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Welcome to Read, Write, Count

Being a parent can be great fun, and as children get a bit older and their needs, tastes and moods change, it can be challenge to keep up. But we’re here to help.

We’ve got loads of tips, games and activities that you can slip into your daily routine to keep your kids inspired and entertained. Little ways to have fun. Little things that you can do together. Little ideas that will help them Read, Write, Count.

Stories are funnier with funny voices

You don’t need to be an Oscar winner to try doing a pirate voice at booktime. You can give the characters in a book any accent or silly voice you want, taking it in turns. It makes the story more fun for both of you and makes reading together the best 20 minutes you’ll spend all day.

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Choose an everyday activity


Dip into different worlds

Books are a great way for kids to discover how things work – whether it’s the world around them, or feelings and emotions. Books open their minds to new experiences and fresh ideas – so they’re perfect for keeping your child entertained on rainy days, and keeping their mind occupied at the same time.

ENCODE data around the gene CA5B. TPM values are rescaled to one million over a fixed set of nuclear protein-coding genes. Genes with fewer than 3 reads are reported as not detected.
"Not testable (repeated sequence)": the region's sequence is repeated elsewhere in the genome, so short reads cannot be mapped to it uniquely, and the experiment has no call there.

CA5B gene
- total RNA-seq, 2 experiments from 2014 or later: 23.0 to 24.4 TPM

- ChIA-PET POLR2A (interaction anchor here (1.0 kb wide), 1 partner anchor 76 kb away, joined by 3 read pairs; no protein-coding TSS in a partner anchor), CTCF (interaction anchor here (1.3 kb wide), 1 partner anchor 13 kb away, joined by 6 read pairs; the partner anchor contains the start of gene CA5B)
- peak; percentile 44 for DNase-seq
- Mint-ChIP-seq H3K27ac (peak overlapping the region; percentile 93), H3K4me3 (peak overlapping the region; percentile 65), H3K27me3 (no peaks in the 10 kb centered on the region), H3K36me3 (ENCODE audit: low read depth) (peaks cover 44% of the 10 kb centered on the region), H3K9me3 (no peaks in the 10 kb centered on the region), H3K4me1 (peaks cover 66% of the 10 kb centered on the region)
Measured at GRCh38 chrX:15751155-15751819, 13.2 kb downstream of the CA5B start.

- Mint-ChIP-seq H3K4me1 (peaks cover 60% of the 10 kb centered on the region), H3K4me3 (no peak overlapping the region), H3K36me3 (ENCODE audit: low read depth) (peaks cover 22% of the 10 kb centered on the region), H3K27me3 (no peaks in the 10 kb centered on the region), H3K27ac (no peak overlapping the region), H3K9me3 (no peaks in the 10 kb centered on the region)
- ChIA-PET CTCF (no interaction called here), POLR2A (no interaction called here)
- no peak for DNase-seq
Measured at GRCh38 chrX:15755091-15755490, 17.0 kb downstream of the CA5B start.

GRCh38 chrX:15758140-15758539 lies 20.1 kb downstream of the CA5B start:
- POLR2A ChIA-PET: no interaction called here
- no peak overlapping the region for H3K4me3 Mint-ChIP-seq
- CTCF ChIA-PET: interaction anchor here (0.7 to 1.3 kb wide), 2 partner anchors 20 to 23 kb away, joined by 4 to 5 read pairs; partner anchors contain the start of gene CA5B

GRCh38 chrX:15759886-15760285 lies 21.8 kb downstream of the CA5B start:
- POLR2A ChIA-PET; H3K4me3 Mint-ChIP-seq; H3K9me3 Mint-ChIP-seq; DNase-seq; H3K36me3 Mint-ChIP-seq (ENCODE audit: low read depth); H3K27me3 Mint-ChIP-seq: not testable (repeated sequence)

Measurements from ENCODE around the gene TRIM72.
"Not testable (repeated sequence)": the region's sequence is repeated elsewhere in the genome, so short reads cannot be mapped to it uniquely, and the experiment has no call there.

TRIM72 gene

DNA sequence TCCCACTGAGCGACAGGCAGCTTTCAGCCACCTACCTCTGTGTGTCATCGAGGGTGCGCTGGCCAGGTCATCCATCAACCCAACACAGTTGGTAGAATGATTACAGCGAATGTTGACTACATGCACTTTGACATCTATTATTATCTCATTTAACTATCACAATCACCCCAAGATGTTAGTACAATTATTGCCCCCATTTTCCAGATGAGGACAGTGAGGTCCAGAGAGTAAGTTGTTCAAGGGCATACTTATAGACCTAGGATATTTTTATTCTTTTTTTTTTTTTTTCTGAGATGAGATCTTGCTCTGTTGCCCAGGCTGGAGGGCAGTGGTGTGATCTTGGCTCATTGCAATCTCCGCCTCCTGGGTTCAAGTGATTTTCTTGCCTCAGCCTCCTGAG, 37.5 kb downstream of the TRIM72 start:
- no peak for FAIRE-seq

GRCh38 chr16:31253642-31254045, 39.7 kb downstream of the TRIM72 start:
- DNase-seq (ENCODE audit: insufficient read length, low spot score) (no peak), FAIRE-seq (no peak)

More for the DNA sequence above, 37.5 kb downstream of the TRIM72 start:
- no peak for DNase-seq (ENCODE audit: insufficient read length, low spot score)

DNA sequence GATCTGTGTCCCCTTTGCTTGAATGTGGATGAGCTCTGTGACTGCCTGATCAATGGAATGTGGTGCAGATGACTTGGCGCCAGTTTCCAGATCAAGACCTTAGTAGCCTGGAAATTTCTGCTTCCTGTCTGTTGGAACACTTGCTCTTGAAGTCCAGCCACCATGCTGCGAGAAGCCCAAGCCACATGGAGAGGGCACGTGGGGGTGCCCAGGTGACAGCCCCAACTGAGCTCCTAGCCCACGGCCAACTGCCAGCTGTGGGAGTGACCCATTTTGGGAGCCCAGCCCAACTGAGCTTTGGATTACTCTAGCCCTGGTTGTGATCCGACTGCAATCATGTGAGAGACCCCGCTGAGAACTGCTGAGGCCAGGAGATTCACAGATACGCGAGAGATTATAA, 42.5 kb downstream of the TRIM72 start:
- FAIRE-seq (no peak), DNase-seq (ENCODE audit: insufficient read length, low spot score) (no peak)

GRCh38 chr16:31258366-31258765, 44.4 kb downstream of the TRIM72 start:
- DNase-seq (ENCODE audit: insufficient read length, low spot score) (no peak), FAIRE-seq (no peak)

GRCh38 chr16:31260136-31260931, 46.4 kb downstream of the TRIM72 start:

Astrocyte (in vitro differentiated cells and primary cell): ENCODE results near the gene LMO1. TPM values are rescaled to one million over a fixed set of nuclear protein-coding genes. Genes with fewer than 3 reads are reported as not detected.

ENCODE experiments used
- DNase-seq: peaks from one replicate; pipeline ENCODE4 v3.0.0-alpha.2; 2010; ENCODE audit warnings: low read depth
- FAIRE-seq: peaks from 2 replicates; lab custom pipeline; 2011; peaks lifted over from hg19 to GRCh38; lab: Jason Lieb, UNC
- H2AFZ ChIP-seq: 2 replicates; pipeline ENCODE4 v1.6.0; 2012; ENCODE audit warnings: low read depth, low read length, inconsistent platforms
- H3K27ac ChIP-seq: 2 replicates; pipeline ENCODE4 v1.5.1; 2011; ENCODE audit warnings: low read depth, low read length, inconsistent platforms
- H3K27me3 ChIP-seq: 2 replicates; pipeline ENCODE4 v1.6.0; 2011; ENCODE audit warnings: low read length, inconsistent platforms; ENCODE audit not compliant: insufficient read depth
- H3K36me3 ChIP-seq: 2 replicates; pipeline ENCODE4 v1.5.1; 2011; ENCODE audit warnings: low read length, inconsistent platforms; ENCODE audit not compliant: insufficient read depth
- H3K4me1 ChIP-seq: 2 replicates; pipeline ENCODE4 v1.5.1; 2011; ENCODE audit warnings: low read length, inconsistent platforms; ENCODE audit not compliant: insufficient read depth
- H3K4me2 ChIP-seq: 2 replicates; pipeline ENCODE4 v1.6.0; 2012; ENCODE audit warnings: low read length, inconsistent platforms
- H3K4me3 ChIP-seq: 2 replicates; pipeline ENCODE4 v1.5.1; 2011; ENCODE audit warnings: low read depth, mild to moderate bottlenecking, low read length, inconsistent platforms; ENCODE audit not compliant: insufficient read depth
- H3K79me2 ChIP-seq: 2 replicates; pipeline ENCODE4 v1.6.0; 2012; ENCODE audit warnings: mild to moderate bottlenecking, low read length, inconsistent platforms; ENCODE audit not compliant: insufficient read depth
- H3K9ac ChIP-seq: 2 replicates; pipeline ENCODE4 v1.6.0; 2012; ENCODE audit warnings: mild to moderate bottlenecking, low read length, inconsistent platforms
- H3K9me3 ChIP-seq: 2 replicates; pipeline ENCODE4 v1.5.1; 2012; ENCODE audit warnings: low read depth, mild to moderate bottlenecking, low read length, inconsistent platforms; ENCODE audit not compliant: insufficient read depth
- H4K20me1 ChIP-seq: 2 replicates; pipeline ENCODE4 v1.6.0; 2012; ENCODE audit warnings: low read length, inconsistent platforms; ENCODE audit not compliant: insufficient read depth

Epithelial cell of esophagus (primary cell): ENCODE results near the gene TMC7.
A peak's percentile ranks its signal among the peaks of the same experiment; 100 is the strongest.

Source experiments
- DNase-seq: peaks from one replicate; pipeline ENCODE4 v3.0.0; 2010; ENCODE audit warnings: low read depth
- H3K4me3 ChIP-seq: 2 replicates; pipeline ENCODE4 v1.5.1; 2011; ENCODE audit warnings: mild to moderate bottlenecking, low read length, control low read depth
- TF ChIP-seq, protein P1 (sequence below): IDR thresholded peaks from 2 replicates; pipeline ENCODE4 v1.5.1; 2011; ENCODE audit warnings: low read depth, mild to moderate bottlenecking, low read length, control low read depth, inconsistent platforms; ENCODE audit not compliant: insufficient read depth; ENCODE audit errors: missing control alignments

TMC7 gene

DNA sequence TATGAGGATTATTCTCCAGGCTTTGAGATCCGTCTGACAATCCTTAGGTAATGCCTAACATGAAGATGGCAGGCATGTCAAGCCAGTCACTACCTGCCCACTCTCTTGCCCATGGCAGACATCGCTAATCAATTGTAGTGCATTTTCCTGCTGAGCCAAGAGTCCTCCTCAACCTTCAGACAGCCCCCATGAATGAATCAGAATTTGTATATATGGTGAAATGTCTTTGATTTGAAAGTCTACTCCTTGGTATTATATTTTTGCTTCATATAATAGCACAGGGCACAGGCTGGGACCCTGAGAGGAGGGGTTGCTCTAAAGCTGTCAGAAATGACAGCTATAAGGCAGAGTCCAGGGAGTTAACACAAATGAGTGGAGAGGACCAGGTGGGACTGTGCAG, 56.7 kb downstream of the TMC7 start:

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Magic messages

Writing helps keep kids entertained, while they’re finding out about themselves and the world around them. Here are some activities you can do together which will help your child write, and enjoy themselves at the same time.

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Games for two

Counting with your child is a good way to get them thinking and keep engaged while you spend quality time together.

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Things to try

Christmas Holiday 2017 – Deputy First Minister’s Maths Challenge

Fun, festive activities to keep your child busy over the holidays!


Top 10 kids’ counting books

Counting is easy with these fab books. Check them out for free at your local library!


Counting your way to school

This handy guide shows you all the ways you can count your way to school.


Handy tips

Play ‘guess what happens next’ when reading stories together. Kids have a great imagination, and it’s amazing what they can think up!

Create a tally chart, for example to find out the family’s favourite animal or fruit or TV show. You could also do it the other way round, and find out which vegetable or type of music is their least favourite!

When you’ve finished reading a story, ask your child to write or draw a new story about their favourite character in the book.